Sunday, November 10, 2013

EITI: CED Denounces IMF Involvement in Mining Scandal

(NewsWatch Cameroon)-Since 2001 when its mining code was adopted, Cameroon has embarked on an unprecedented expansion of its mining sector, awarding more than 100 exploration licenses although this process has not been unencumbered by scandals involving the state and several other stakeholders within this domain.
One such case involves GEOVIC, the American mining company that was the first in 2003, to receive an exploitation permit for a cobalt/nickel concession in the East Region of Cameroon.
In a letter addressed to Christian Lagarde, the Managing Director of the International Monetary Fund (IMF), the Centre for Environment and Development (CED) Cameroon, revealed that the government of Cameroon allegedly carried out a financial transaction with GEOVIC which has never been accounted for.
The said transaction which took place between 2008 and 2009 cost the Cameroon public treasury approximately 60 million dollars; moreover, according to the letter to Ms. Lagarde which further describes the transaction as a “financial scam”, the IMF was “presumably involved”.
Samuel Nguiffo, CED Cameroon
 “It was expected to generate considerable revenue for the government of Cameroon and for the area where the project is located,” the letter reads. “That has however failed to materialize”.
According to CED, though Cameroon published conciliatory reports covering the period 2008 and 2009 in the wake of its joining the Extractive Industries Transparency Initiative (EITI) in 2005, no mention has ever been made of this transaction despite the massive sum of 60 million dollars transferred by the country’s government to GEOVIC.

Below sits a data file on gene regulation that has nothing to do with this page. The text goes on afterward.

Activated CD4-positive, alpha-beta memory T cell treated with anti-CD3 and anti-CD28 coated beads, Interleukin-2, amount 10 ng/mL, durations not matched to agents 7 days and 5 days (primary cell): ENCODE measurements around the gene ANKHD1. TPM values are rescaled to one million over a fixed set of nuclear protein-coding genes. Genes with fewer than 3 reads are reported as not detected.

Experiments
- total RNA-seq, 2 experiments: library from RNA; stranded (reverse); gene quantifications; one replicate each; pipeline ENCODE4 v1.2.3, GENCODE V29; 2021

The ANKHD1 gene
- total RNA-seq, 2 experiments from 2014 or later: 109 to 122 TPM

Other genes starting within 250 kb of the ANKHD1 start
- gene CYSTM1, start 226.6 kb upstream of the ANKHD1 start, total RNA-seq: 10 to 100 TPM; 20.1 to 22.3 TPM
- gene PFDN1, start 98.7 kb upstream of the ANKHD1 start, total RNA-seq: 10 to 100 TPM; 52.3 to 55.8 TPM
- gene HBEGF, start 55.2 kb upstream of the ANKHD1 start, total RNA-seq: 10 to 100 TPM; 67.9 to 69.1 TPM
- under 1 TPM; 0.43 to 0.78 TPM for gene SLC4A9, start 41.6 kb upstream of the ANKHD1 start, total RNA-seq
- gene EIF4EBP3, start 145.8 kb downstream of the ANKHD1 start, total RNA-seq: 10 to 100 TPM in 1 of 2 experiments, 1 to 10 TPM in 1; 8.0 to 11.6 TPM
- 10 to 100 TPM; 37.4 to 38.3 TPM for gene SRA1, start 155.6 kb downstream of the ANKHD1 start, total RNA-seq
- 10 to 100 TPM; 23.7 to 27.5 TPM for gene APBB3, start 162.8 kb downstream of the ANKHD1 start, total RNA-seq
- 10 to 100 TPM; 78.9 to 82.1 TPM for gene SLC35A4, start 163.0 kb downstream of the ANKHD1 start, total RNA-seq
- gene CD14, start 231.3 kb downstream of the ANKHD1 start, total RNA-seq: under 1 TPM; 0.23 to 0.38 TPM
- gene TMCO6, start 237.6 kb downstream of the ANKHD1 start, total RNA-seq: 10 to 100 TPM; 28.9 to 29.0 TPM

The letter further reads that “this transaction took place at a time during which Cameroon and the IMF were implementing a program under the Poverty Reduction and Growth Facility”.
CED asserts that over the past ten years, GEOVIC has not generated any significant revenue for the state of Cameroon. “The exploitation of the mine never took place, and they recently sold their permit to a Chinese Company. Therefore, not only has the state failed to benefit from the project, but above all, the state seems to have actually lost money on this deal,” the letter explains. 
Alamine Ousmane Mey,-MINFI Cameroon
At the time, Cameroon has just been accorded the compliance member status of the EITI after two unsuccessful attempts. CED officials believe that the payment of such an amount which appears nowhere in the documents tracing financial and “in-kind” transactions between the state and companies operating within its territory should be clarified. “If not, doubts might be cast on the sincerity of Cameroon’s approach in its quest for compliance and beyond, on transparency in the management of its entire mining sector.”
Since the International Monetary Fund played a central role in promoting the EITI and the “Guide on Resource Revenue Transparency,” produced in 2005 which has been a key tool for all EITI stakeholders, CED is consequently questioning whether the international financial institution was aware of the 60 million dollars transaction before its conclusion as well as the irregularities associated with that deal. The CSO has also questioned whether mechanisms exist that could assist the Government of Cameroon recover the amounts unduly paid to GEOVIC, especially since the company has now been sold to a Chinese Company.

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